U.S. government sources yesterday denied published reports that the United States had detected a nuclear explosion last December in the atmosphere over the remote regions of the South Atlantic below South Africa.

"There is no disagreement about this in what you might call expert circles," one authoritative source said. "There's no question a surveillance satellite saw something, but it was not a nuclear explosion."

The Johannesburg Star reported yesterday that U.S. intelligence experts said a satellite had seen the light flash of a nuclear explosion in the sky over the South Atlantic in the early hours of Dec. 16, 1980. Columnists Rowland Evans and Robert Novak yesterday reported that monitoring devices had detected a similar flash on Dec. 15.

Both reports said the flash was seen in the same remote region of the South Atlantic where the light of what most expert sources still believe was an atomic explosion was seen on Sept. 22, 1979.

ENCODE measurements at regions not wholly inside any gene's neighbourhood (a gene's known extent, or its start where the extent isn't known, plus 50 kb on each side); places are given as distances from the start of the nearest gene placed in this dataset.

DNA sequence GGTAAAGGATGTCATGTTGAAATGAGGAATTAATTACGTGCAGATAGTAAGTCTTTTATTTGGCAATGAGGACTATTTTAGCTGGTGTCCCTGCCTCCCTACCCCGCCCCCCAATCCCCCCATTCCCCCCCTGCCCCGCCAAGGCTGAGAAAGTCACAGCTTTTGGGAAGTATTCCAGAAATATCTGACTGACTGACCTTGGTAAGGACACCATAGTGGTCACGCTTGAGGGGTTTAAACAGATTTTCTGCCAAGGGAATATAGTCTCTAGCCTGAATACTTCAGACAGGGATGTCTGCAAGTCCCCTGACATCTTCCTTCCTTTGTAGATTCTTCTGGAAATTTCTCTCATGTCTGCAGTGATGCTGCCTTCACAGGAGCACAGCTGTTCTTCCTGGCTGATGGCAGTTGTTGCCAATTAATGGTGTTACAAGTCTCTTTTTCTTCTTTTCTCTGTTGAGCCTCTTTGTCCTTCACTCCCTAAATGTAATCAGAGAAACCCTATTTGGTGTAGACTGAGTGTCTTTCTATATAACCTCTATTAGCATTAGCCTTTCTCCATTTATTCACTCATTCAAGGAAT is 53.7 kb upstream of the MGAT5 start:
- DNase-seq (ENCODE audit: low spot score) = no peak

Expert nuclear weapons sources said yesterday that one night last December a secret infrared satellite detected something in the skies south of South Africa. The site is near where on Sept. 22, 1979, a Vela satellite detected what most experts think was a clandestine nuclear explosion. Sources said no one believes the December sighting was the heat signature of a nuclear explosion, because it was too weak and too brief.

Sources said they are convinced the infrared satellite had seen the heat trail of a meteorite burning up in the atmosphere. The heat signal seen by the satellite, one source said, may even have been a violent lightning storm in the South Atlantic below South Africa.

Despite general agreement that last December's sighting was not a nuclear explosion, sources say there still is strong disagreement about the September 1979 sighting. Most experts insist a double flash of light that exactly matched the signature of an atomic explosion is what Vela witnessed, suggesting that South Africa, Israel or both had conducted secret nuclear weapons testing in the remote regions of the South Atlantic.